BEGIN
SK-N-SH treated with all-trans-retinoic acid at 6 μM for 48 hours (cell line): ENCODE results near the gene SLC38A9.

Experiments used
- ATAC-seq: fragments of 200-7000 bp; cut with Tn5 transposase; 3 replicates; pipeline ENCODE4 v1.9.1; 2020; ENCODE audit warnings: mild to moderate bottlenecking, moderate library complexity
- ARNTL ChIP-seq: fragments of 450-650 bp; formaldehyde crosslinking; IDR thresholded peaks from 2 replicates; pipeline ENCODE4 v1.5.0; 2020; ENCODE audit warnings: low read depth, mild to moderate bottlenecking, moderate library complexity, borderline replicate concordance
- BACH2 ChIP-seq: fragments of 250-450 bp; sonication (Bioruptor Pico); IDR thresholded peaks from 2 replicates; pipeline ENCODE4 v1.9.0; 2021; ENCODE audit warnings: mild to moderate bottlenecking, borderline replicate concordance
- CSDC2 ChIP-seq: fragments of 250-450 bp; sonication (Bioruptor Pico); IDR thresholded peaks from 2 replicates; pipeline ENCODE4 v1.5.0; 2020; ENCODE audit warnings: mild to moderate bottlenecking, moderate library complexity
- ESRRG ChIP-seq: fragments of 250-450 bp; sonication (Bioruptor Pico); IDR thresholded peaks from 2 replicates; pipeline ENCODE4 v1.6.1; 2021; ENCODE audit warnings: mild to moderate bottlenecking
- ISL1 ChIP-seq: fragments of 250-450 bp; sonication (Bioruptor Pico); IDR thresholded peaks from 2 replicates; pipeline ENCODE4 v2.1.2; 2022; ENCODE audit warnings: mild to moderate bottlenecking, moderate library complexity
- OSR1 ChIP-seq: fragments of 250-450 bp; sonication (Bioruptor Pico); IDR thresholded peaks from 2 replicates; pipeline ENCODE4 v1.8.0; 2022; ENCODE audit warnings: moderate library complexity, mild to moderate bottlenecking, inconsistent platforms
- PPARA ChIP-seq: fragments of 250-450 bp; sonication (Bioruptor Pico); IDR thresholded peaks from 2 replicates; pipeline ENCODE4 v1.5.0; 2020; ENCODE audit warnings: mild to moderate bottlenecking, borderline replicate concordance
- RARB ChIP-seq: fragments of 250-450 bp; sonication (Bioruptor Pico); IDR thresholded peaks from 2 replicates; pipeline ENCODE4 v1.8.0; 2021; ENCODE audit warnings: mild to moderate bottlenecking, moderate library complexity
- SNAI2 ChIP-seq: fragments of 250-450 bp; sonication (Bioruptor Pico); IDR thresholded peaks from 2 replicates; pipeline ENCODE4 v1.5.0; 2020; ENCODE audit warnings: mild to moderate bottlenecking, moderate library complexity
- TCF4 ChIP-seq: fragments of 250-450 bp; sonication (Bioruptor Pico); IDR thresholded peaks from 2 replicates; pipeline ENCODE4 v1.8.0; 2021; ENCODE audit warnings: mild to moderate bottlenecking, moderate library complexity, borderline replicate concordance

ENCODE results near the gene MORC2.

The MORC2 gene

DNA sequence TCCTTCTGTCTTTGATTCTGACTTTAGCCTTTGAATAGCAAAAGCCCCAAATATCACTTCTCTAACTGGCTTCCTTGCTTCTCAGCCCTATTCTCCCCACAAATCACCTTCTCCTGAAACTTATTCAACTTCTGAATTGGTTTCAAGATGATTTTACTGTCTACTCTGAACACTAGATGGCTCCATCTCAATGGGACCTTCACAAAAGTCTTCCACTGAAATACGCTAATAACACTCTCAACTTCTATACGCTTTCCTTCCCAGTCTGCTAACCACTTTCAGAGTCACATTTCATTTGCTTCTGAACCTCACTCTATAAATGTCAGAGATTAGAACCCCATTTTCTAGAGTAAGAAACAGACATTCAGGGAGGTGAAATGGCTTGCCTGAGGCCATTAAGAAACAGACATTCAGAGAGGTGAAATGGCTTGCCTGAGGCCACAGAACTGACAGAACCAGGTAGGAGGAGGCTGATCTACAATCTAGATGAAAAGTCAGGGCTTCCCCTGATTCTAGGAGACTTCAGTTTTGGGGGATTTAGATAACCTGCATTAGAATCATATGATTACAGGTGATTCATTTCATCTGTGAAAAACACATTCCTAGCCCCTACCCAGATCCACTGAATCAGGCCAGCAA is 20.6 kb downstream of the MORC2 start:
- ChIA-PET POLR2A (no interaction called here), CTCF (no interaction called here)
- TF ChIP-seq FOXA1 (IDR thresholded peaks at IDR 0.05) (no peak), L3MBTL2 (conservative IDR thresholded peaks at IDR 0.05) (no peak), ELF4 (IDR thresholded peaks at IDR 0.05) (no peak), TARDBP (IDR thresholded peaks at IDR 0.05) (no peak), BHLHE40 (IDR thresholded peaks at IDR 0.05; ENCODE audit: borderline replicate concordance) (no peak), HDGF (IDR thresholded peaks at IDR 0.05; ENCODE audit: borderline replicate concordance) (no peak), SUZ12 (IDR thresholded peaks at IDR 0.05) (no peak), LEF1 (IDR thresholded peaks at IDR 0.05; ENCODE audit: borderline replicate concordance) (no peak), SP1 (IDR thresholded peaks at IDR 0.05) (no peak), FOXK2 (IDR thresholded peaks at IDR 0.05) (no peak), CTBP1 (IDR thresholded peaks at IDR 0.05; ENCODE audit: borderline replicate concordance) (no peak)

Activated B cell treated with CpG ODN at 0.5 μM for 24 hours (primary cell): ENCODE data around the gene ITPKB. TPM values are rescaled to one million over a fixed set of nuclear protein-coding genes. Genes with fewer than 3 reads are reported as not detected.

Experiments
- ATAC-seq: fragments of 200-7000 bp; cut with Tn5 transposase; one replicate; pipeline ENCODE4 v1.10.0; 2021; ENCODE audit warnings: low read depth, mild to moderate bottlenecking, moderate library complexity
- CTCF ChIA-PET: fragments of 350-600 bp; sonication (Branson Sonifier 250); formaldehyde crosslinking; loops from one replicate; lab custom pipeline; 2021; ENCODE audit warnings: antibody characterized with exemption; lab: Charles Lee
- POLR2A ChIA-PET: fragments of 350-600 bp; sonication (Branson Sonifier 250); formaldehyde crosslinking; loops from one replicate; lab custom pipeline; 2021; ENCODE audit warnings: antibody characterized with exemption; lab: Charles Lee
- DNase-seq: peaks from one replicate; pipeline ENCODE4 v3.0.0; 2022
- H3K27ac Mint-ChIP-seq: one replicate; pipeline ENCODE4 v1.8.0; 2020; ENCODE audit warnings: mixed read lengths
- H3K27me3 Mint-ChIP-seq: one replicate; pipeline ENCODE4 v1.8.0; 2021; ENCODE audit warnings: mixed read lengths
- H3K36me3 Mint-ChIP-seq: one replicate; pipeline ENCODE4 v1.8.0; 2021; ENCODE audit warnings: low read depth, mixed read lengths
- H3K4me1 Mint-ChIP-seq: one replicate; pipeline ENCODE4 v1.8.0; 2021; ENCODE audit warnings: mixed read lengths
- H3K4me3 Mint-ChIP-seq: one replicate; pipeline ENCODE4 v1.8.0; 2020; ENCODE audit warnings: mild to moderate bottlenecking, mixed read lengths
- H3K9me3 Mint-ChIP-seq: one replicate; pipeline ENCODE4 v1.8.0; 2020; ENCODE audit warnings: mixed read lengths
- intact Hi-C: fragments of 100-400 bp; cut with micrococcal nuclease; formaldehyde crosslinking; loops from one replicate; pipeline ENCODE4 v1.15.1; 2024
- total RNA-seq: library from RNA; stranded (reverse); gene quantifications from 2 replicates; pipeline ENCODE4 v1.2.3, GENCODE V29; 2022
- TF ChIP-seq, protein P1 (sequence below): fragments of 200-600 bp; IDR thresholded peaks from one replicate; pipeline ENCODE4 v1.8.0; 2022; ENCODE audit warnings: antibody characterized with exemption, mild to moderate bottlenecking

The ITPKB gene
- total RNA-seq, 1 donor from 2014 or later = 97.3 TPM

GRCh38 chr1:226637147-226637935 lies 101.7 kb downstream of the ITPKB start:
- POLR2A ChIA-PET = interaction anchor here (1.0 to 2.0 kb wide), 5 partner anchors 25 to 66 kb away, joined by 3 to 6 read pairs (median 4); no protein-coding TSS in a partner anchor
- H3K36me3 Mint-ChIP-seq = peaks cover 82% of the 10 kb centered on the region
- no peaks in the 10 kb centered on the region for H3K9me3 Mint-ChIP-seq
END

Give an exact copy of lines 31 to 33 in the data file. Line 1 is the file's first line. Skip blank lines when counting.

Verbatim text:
- intact Hi-C: fragments of 100-400 bp; cut with micrococcal nuclease; formaldehyde crosslinking; loops from one replicate; pipeline ENCODE4 v1.15.1; 2024
- total RNA-seq: library from RNA; stranded (reverse); gene quantifications from 2 replicates; pipeline ENCODE4 v1.2.3, GENCODE V29; 2022
- TF ChIP-seq, protein P1 (sequence below): fragments of 200-600 bp; IDR thresholded peaks from one replicate; pipeline ENCODE4 v1.8.0; 2022; ENCODE audit warnings: antibody characterized with exemption, mild to moderate bottlenecking